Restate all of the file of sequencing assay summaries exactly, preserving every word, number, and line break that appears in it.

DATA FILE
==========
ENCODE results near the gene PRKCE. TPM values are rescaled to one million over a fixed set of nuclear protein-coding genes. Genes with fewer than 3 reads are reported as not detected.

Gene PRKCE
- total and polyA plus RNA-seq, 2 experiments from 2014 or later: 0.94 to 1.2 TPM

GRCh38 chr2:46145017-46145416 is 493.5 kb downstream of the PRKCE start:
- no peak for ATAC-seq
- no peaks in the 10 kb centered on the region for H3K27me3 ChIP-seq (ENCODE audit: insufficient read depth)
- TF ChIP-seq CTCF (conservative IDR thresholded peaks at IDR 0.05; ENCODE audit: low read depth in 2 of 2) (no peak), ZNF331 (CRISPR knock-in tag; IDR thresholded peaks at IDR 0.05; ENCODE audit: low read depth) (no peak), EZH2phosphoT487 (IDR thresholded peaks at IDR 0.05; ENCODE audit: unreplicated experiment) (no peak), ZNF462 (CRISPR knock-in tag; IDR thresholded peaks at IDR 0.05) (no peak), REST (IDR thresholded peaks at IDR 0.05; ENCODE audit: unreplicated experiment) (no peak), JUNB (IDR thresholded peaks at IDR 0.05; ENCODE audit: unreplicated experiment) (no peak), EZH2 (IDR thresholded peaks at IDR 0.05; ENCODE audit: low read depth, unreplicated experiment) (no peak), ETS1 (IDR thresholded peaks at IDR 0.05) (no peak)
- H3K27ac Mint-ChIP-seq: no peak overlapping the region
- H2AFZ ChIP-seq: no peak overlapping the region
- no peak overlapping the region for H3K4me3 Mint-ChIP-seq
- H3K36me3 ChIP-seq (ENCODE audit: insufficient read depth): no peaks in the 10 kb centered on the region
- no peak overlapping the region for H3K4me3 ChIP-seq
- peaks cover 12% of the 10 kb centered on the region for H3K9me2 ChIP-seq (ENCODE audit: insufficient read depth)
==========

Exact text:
ENCODE results near the gene PRKCE. TPM values are rescaled to one million over a fixed set of nuclear protein-coding genes. Genes with fewer than 3 reads are reported as not detected.

Gene PRKCE
- total and polyA plus RNA-seq, 2 experiments from 2014 or later: 0.94 to 1.2 TPM

GRCh38 chr2:46145017-46145416 is 493.5 kb downstream of the PRKCE start:
- no peak for ATAC-seq
- no peaks in the 10 kb centered on the region for H3K27me3 ChIP-seq (ENCODE audit: insufficient read depth)
- TF ChIP-seq CTCF (conservative IDR thresholded peaks at IDR 0.05; ENCODE audit: low read depth in 2 of 2) (no peak), ZNF331 (CRISPR knock-in tag; IDR thresholded peaks at IDR 0.05; ENCODE audit: low read depth) (no peak), EZH2phosphoT487 (IDR thresholded peaks at IDR 0.05; ENCODE audit: unreplicated experiment) (no peak), ZNF462 (CRISPR knock-in tag; IDR thresholded peaks at IDR 0.05) (no peak), REST (IDR thresholded peaks at IDR 0.05; ENCODE audit: unreplicated experiment) (no peak), JUNB (IDR thresholded peaks at IDR 0.05; ENCODE audit: unreplicated experiment) (no peak), EZH2 (IDR thresholded peaks at IDR 0.05; ENCODE audit: low read depth, unreplicated experiment) (no peak), ETS1 (IDR thresholded peaks at IDR 0.05) (no peak)
- H3K27ac Mint-ChIP-seq: no peak overlapping the region
- H2AFZ ChIP-seq: no peak overlapping the region
- no peak overlapping the region for H3K4me3 Mint-ChIP-seq
- H3K36me3 ChIP-seq (ENCODE audit: insufficient read depth): no peaks in the 10 kb centered on the region
- no peak overlapping the region for H3K4me3 ChIP-seq
- peaks cover 12% of the 10 kb centered on the region for H3K9me2 ChIP-seq (ENCODE audit: insufficient read depth)